A principled objection #AARE2016


Last year, we met the ‘phallic teacher’. This year it’s the ‘phallic lecturer’. Australian education’s annual festival of daftness – The Australian Association for Research in Education (AARE) conference – has come to the Melbourne Cricket Ground. Neoliberal imaginaries and French philosophers are all the rage.

I’d quite like to go to one of these gigs but it comes at a time of year when we’ve rolled over our classes to the 2017 timetable. I have two new Year 12 groups to teach today and that concentrates the mind.

Instead, I will be following via the Twitter hashtag #AARE2016. When I mentioned this on Twitter, alongside the fact that I would be highlighting the funniest tweets, I provoked something of a backlash. One associate professor commented that, “Academic freedom is important, but what you are doing here is anti-intellectual. You are trolling an acad prof assoc.” Linda Graham offered some career advice on the subject of respecting the expertise of academics:

What has caused this loss of a sense of humour? Perhaps there are some things too precious to poke fun at. Perhaps it is with immense solemnity that we should contemplate presentations on, “Queer(y)ing ‘agency’ using a Butlerian framework of thinking: What might alteration ‘look like’ through this prism of thought?”

But this is not just about highlighting silly conference papers. There is a serious point here – a point that I have a right to make.

I am not opposed to blue skies research (as long as we are allowed to poke fun at it, should we wish). The world is enriched by the pursuit of philosophy or art. But AARE is not a pure mathematics conference. It is about education and education is one of the largest social enterprises we have. Governments pump vast quantities of taxpayer money into it; money taken from the pay packets of nurses and bus drivers. Yet, in the anglophone world at least, we don’t seem to be seeing much improvement. Why not? What is all this research achieving?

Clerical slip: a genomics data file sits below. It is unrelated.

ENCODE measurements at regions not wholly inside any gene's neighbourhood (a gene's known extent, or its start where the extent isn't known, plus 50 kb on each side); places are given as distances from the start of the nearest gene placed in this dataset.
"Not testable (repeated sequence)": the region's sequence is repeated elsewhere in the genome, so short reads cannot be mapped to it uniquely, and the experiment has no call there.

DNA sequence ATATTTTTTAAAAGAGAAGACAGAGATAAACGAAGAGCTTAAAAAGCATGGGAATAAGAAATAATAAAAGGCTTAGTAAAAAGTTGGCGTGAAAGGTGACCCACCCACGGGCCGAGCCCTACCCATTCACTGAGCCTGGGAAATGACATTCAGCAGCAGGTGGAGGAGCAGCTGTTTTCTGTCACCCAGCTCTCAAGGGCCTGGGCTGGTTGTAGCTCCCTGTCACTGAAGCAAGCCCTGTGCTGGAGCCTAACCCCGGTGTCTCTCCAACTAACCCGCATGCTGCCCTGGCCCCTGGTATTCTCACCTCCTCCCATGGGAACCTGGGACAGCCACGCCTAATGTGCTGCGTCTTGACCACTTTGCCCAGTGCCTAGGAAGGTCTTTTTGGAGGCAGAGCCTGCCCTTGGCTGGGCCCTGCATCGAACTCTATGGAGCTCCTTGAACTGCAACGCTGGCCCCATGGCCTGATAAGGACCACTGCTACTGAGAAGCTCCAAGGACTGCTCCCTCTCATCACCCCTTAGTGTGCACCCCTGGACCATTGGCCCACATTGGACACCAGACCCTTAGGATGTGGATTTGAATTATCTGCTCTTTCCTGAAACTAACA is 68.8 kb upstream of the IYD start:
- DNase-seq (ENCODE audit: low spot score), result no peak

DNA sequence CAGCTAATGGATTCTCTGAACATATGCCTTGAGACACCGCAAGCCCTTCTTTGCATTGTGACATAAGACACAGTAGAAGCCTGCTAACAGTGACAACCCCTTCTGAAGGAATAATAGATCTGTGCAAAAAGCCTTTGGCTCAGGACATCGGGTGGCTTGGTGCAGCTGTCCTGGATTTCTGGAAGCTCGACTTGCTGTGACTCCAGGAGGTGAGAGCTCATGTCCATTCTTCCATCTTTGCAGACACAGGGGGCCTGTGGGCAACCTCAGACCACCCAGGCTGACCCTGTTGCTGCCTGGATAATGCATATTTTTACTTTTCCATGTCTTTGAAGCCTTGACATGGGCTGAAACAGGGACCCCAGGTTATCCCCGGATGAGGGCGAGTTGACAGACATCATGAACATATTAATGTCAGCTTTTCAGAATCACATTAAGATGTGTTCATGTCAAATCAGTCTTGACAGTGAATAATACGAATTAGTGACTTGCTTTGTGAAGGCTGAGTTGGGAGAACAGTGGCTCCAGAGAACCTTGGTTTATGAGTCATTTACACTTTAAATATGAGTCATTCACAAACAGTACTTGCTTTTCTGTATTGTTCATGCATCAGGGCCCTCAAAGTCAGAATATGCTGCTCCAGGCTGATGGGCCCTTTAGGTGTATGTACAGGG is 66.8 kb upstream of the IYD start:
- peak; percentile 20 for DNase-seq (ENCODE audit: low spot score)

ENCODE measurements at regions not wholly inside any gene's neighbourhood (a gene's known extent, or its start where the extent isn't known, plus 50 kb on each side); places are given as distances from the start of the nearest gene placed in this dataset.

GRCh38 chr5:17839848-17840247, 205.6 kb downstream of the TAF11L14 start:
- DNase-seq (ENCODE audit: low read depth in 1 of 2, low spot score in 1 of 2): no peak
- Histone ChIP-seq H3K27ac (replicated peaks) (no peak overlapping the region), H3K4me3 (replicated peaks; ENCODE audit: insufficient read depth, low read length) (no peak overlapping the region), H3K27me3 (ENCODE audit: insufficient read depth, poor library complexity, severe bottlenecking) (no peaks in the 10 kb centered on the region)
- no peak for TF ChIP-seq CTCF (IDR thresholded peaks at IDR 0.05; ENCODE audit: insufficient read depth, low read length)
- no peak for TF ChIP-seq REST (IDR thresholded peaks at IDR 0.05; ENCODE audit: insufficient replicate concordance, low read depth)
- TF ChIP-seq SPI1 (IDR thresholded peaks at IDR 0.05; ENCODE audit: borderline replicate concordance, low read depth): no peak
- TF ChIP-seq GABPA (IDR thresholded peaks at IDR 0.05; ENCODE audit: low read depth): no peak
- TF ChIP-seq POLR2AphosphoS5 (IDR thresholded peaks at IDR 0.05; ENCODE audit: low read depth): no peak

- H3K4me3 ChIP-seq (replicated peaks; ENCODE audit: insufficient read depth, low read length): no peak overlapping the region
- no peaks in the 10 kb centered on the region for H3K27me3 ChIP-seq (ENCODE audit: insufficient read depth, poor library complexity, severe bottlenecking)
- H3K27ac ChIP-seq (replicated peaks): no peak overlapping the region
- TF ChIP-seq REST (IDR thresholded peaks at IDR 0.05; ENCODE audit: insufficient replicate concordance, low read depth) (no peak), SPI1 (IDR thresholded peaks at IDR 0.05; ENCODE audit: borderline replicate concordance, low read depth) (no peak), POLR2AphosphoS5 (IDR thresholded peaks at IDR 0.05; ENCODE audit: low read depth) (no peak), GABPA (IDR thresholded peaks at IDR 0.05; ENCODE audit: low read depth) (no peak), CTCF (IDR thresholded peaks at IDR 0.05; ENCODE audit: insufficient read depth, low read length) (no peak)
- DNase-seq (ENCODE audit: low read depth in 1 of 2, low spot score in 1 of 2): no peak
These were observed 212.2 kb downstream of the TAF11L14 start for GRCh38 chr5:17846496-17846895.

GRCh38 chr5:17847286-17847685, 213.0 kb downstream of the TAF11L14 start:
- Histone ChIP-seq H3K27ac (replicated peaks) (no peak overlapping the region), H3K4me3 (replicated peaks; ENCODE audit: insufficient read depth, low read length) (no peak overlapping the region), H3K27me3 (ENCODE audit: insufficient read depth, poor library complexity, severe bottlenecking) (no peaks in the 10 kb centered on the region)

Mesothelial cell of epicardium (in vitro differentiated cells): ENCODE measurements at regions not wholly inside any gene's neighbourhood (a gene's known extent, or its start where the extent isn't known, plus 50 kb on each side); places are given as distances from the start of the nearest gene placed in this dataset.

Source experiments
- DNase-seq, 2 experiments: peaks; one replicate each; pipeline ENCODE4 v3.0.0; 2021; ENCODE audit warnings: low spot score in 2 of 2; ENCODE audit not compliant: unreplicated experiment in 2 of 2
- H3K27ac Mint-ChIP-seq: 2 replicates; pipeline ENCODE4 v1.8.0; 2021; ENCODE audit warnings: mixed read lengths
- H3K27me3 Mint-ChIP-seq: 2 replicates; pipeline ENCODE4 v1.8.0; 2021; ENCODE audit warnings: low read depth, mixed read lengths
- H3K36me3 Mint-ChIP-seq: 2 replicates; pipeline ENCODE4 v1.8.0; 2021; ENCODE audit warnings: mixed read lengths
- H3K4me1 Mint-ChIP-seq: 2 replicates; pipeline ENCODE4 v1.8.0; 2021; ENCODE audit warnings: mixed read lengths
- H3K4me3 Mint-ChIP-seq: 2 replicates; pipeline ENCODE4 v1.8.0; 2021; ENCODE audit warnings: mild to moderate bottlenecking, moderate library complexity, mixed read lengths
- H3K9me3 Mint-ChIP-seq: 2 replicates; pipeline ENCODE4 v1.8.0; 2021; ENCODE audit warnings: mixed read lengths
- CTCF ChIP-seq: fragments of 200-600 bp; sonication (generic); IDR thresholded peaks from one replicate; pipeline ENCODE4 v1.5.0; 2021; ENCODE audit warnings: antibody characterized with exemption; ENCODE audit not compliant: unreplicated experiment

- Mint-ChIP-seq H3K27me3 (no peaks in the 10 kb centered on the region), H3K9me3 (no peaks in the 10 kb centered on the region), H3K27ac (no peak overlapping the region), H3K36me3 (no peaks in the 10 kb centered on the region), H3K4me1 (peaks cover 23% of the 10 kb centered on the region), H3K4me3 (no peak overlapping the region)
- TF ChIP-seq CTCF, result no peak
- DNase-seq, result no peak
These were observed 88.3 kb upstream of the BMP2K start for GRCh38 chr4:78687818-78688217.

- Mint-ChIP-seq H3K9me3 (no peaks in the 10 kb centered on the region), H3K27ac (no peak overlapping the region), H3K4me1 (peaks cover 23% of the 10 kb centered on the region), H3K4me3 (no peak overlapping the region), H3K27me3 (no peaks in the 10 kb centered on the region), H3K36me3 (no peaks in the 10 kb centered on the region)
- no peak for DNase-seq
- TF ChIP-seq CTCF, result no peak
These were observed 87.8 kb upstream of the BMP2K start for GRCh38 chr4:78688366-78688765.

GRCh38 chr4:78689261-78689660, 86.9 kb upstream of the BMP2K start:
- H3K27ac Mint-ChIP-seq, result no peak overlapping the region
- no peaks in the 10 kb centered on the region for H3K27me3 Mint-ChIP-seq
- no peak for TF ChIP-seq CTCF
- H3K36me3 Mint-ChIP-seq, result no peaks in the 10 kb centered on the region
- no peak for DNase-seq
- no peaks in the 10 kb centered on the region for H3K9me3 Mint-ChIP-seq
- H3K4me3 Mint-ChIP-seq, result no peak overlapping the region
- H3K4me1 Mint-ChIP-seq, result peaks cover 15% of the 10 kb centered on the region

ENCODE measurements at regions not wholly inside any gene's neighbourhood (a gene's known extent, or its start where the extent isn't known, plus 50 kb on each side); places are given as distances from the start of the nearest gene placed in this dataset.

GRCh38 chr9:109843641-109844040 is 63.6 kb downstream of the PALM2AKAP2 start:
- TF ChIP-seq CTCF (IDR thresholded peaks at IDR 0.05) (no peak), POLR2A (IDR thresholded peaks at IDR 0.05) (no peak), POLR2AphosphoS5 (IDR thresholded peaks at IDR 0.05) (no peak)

I think I know why we are in this position. If you take a look at the AARE 2016 program and strip it of all the posturing about, “Bourdieu’s theory of social practice and Vygotsky’s cultural historic activity theory,” then you will find papers about practical approaches to teaching. The trouble is that the methods pursued seem to fly in the face of what we already know about effective practice. For instance, ‘direct’ or ‘explicit’ instruction has a strong track record dating back to the process-product research of the 1960s. You might think that researchers would be trying to improve and refine these methods but there is no reference to either term in the entire program.

The use of phonics is mentioned in the title of just one presentation, despite being the teaching method with probably the strongest evidence base in the whole of education (see here, here and here) and a topic of considerable importance given the current proposal for a phonics check. And this single mention is in a presentation on teachers’ beliefs about ‘commercial’ and ‘pre-packaged’ phonics programs. For those of you who aren’t up with the lingo, commercial = bad.

So, what practices are being promoted at the conference? Well, there’s lots of inquiry based learning and makerspaces (the latter apparently being a tool to ‘engage’ women in STEM subjects). This is despite such approaches being based upon the kind of constructivism that even serious constructivists have moved away from (see the discussion here). We have papers that classically ‘beg the question’ such as, “How does inquiry-based pedagogy motivate students to learn mathematics?” What if it doesn’t? What if it’s useless? What if it is creates situational interest – ‘motivation’ is too broad a term to use in the context – but leads to poor learning outcomes? Let’s just hold on and examine a few assumptions here.

This is why the AARE enterprise is so fruitless. Utility should not be the only aim of education research but it should at least feature. Somewhere. Instead, we have lots of derivative research that sits entirely within a jargon-laden, self-congratulatory, self-referential bubble.

Do you want to get ahead in education research? The first rule is to learn how to eduwaffle. The second rule is to respect your elders and betters (whilst voicing platitudes about critical thinking).


25 thoughts on “A principled objection #AARE2016

  1. David says:

    I think the first rule should be teach students every day. That way you’ll have an idea of what might work and what probably won’t. Find time at night, after looking in on the family and checking whatever work your students have submitted, and then start your research.